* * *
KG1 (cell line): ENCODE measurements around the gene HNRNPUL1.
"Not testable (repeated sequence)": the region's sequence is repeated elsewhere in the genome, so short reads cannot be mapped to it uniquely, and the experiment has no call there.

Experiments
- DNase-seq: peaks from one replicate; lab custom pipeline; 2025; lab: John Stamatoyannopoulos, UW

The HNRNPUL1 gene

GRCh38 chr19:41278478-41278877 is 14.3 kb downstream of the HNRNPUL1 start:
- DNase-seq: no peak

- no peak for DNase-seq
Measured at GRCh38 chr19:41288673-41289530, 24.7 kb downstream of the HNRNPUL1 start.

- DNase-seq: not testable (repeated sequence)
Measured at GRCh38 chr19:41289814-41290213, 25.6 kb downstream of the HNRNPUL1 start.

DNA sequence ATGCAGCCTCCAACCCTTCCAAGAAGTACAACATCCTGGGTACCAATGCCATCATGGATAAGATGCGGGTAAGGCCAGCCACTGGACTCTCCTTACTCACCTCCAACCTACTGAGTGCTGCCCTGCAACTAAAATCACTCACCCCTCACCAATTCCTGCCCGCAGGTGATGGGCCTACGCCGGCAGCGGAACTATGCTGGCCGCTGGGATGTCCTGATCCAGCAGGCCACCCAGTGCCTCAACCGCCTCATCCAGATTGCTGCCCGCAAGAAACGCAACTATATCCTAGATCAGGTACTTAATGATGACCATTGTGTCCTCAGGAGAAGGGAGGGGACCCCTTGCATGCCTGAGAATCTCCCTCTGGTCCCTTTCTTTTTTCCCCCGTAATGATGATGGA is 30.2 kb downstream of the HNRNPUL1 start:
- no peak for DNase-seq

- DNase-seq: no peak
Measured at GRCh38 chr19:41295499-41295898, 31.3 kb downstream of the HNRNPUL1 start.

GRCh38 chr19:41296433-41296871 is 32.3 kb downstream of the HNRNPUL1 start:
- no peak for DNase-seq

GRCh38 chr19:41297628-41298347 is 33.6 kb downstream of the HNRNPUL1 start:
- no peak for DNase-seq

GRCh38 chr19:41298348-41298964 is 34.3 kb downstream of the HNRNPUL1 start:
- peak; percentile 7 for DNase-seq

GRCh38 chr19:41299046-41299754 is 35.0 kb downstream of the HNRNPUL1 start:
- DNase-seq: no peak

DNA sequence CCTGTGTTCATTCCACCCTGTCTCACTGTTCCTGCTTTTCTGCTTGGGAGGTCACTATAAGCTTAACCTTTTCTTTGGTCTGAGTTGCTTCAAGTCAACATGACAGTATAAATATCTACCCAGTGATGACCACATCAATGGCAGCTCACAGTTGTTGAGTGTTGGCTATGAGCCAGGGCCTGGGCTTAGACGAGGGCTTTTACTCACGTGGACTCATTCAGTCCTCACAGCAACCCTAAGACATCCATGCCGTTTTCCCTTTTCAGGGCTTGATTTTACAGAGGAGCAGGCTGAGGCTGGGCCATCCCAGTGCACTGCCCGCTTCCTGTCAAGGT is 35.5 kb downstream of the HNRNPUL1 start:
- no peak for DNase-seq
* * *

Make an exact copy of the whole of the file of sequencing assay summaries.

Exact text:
KG1 (cell line): ENCODE measurements around the gene HNRNPUL1.
"Not testable (repeated sequence)": the region's sequence is repeated elsewhere in the genome, so short reads cannot be mapped to it uniquely, and the experiment has no call there.

Experiments
- DNase-seq: peaks from one replicate; lab custom pipeline; 2025; lab: John Stamatoyannopoulos, UW

The HNRNPUL1 gene

GRCh38 chr19:41278478-41278877 is 14.3 kb downstream of the HNRNPUL1 start:
- DNase-seq: no peak

- no peak for DNase-seq
Measured at GRCh38 chr19:41288673-41289530, 24.7 kb downstream of the HNRNPUL1 start.

- DNase-seq: not testable (repeated sequence)
Measured at GRCh38 chr19:41289814-41290213, 25.6 kb downstream of the HNRNPUL1 start.

DNA sequence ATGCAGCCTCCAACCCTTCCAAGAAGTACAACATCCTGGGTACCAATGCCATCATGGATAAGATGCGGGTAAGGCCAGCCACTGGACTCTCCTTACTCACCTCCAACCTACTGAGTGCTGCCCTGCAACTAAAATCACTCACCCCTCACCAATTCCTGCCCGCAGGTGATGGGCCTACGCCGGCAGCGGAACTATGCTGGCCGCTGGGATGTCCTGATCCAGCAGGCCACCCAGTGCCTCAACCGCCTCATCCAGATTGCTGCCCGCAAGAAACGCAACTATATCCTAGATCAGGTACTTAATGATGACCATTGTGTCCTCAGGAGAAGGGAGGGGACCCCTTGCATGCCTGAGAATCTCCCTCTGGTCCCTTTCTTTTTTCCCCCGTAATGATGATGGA is 30.2 kb downstream of the HNRNPUL1 start:
- no peak for DNase-seq

- DNase-seq: no peak
Measured at GRCh38 chr19:41295499-41295898, 31.3 kb downstream of the HNRNPUL1 start.

GRCh38 chr19:41296433-41296871 is 32.3 kb downstream of the HNRNPUL1 start:
- no peak for DNase-seq

GRCh38 chr19:41297628-41298347 is 33.6 kb downstream of the HNRNPUL1 start:
- no peak for DNase-seq

GRCh38 chr19:41298348-41298964 is 34.3 kb downstream of the HNRNPUL1 start:
- peak; percentile 7 for DNase-seq

GRCh38 chr19:41299046-41299754 is 35.0 kb downstream of the HNRNPUL1 start:
- DNase-seq: no peak

DNA sequence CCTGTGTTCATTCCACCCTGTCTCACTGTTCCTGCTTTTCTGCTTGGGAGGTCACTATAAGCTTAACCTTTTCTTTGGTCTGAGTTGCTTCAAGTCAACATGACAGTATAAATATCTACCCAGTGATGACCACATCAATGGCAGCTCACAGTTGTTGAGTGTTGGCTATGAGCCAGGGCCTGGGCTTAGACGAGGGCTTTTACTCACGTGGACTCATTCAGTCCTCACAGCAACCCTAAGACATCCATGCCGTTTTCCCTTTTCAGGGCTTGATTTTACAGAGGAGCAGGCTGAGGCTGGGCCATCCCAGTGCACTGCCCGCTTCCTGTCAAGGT is 35.5 kb downstream of the HNRNPUL1 start:
- no peak for DNase-seq